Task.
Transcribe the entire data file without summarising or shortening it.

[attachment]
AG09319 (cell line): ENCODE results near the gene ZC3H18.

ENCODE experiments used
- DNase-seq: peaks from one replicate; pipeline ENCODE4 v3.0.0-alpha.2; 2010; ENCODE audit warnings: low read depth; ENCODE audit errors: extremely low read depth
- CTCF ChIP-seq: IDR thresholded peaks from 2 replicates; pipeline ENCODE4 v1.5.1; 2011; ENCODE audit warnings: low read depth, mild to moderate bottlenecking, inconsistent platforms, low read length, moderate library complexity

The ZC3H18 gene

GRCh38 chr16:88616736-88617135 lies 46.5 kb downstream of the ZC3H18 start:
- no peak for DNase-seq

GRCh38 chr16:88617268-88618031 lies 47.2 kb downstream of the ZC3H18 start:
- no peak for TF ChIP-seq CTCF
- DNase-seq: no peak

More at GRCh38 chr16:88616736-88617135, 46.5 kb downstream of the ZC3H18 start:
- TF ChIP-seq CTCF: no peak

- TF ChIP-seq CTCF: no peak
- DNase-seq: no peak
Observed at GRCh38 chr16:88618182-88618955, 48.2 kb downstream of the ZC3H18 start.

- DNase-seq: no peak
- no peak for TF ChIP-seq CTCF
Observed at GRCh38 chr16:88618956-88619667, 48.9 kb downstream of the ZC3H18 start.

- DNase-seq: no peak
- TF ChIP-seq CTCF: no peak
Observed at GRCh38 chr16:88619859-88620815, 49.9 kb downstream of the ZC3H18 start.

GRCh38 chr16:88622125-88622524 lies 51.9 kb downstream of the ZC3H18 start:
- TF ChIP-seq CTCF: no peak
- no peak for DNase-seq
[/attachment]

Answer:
AG09319 (cell line): ENCODE results near the gene ZC3H18.

ENCODE experiments used
- DNase-seq: peaks from one replicate; pipeline ENCODE4 v3.0.0-alpha.2; 2010; ENCODE audit warnings: low read depth; ENCODE audit errors: extremely low read depth
- CTCF ChIP-seq: IDR thresholded peaks from 2 replicates; pipeline ENCODE4 v1.5.1; 2011; ENCODE audit warnings: low read depth, mild to moderate bottlenecking, inconsistent platforms, low read length, moderate library complexity

The ZC3H18 gene

GRCh38 chr16:88616736-88617135 lies 46.5 kb downstream of the ZC3H18 start:
- no peak for DNase-seq

GRCh38 chr16:88617268-88618031 lies 47.2 kb downstream of the ZC3H18 start:
- no peak for TF ChIP-seq CTCF
- DNase-seq: no peak

More at GRCh38 chr16:88616736-88617135, 46.5 kb downstream of the ZC3H18 start:
- TF ChIP-seq CTCF: no peak

- TF ChIP-seq CTCF: no peak
- DNase-seq: no peak
Observed at GRCh38 chr16:88618182-88618955, 48.2 kb downstream of the ZC3H18 start.

- DNase-seq: no peak
- no peak for TF ChIP-seq CTCF
Observed at GRCh38 chr16:88618956-88619667, 48.9 kb downstream of the ZC3H18 start.

- DNase-seq: no peak
- TF ChIP-seq CTCF: no peak
Observed at GRCh38 chr16:88619859-88620815, 49.9 kb downstream of the ZC3H18 start.

GRCh38 chr16:88622125-88622524 lies 51.9 kb downstream of the ZC3H18 start:
- TF ChIP-seq CTCF: no peak
- no peak for DNase-seq